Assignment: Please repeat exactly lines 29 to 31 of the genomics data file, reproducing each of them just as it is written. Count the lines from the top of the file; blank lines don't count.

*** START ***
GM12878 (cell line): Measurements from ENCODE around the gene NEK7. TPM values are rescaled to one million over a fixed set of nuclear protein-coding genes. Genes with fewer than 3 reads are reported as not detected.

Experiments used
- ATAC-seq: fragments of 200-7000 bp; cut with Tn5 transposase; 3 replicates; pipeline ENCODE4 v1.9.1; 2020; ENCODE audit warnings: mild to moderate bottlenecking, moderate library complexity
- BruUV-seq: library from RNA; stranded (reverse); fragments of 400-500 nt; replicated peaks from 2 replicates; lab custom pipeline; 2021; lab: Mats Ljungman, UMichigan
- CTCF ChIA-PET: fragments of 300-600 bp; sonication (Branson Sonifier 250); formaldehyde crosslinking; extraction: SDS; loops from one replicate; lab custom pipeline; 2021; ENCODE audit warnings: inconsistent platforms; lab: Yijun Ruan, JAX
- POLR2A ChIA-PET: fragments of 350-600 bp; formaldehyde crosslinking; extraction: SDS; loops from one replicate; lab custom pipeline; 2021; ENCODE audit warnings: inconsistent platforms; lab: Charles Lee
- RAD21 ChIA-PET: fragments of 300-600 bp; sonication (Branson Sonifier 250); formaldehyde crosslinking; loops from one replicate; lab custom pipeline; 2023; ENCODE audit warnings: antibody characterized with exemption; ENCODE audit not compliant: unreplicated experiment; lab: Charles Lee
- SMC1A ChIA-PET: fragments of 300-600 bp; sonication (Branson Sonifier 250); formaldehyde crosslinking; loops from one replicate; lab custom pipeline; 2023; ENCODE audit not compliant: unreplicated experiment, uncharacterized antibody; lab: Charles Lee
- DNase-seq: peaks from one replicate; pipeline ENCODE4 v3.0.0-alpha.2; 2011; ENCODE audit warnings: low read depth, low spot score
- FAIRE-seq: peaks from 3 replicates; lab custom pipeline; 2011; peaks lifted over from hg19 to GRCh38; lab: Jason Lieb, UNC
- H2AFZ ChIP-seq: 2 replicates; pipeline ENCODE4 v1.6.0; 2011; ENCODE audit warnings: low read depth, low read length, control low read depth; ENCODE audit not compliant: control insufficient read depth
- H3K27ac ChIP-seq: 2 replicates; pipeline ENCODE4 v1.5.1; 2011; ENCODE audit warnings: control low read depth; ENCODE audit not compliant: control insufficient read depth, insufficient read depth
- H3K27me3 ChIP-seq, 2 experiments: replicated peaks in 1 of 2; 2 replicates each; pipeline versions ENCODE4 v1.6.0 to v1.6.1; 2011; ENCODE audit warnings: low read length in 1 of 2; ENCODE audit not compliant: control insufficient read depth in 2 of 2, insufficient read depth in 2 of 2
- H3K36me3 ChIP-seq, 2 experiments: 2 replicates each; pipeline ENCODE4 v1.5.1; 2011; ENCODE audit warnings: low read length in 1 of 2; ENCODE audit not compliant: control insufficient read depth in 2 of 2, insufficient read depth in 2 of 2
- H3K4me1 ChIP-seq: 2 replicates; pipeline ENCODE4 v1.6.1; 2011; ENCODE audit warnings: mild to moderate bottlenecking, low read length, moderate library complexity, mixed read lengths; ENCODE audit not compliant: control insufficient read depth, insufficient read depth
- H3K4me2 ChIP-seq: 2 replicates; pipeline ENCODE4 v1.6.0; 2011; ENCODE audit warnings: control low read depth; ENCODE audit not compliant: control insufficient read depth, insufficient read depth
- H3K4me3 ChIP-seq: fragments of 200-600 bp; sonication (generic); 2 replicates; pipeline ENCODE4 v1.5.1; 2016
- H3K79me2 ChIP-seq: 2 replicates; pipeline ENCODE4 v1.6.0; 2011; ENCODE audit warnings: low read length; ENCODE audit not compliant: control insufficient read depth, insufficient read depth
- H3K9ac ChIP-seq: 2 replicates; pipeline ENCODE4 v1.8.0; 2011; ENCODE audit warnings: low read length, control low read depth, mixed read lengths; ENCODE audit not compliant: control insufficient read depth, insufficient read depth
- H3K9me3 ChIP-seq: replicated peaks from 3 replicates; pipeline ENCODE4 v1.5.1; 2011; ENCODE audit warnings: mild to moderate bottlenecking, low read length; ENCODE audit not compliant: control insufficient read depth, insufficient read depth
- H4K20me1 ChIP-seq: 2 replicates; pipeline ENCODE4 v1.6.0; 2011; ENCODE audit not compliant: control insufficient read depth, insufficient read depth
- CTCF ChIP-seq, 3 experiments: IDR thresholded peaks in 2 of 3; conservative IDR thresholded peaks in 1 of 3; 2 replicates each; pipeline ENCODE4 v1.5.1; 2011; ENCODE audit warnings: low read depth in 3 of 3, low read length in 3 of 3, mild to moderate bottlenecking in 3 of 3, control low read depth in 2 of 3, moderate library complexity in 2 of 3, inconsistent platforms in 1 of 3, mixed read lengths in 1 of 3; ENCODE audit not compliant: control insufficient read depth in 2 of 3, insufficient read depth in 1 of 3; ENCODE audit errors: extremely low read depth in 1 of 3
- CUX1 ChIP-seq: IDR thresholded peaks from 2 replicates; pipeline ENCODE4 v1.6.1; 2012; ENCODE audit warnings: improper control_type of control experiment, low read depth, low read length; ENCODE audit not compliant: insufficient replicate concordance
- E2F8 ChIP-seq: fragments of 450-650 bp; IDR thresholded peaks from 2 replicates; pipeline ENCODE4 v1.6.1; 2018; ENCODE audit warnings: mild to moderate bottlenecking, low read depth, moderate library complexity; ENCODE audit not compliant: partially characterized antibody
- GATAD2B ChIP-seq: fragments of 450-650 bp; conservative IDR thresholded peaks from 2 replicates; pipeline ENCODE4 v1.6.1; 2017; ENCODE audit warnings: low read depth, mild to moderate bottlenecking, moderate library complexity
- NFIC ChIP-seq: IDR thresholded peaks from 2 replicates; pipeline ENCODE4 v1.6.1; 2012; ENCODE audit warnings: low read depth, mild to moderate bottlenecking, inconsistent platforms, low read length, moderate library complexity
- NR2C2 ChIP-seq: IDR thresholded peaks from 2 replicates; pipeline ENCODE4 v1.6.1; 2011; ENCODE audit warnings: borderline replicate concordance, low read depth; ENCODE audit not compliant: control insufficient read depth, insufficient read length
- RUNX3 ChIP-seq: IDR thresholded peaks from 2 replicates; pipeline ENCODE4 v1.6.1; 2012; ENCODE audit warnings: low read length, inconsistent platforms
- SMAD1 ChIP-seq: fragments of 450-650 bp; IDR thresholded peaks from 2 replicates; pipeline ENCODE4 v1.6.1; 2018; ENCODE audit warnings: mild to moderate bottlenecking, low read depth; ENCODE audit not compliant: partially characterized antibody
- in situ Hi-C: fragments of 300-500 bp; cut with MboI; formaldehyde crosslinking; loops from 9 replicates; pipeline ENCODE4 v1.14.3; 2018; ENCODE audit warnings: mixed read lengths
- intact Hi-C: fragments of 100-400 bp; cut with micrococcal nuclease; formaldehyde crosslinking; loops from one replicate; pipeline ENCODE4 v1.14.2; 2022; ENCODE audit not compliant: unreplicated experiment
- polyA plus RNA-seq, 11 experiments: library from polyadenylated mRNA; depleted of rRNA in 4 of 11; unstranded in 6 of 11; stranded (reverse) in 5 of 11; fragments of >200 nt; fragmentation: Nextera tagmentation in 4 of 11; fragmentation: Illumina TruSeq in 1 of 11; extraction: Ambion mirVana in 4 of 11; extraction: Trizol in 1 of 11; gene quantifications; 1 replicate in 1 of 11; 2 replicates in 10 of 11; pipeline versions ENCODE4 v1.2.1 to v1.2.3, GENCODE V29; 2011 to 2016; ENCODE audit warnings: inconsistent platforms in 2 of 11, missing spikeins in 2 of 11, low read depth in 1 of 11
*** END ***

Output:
- SMAD1 ChIP-seq: fragments of 450-650 bp; IDR thresholded peaks from 2 replicates; pipeline ENCODE4 v1.6.1; 2018; ENCODE audit warnings: mild to moderate bottlenecking, low read depth; ENCODE audit not compliant: partially characterized antibody
- in situ Hi-C: fragments of 300-500 bp; cut with MboI; formaldehyde crosslinking; loops from 9 replicates; pipeline ENCODE4 v1.14.3; 2018; ENCODE audit warnings: mixed read lengths
- intact Hi-C: fragments of 100-400 bp; cut with micrococcal nuclease; formaldehyde crosslinking; loops from one replicate; pipeline ENCODE4 v1.14.2; 2022; ENCODE audit not compliant: unreplicated experiment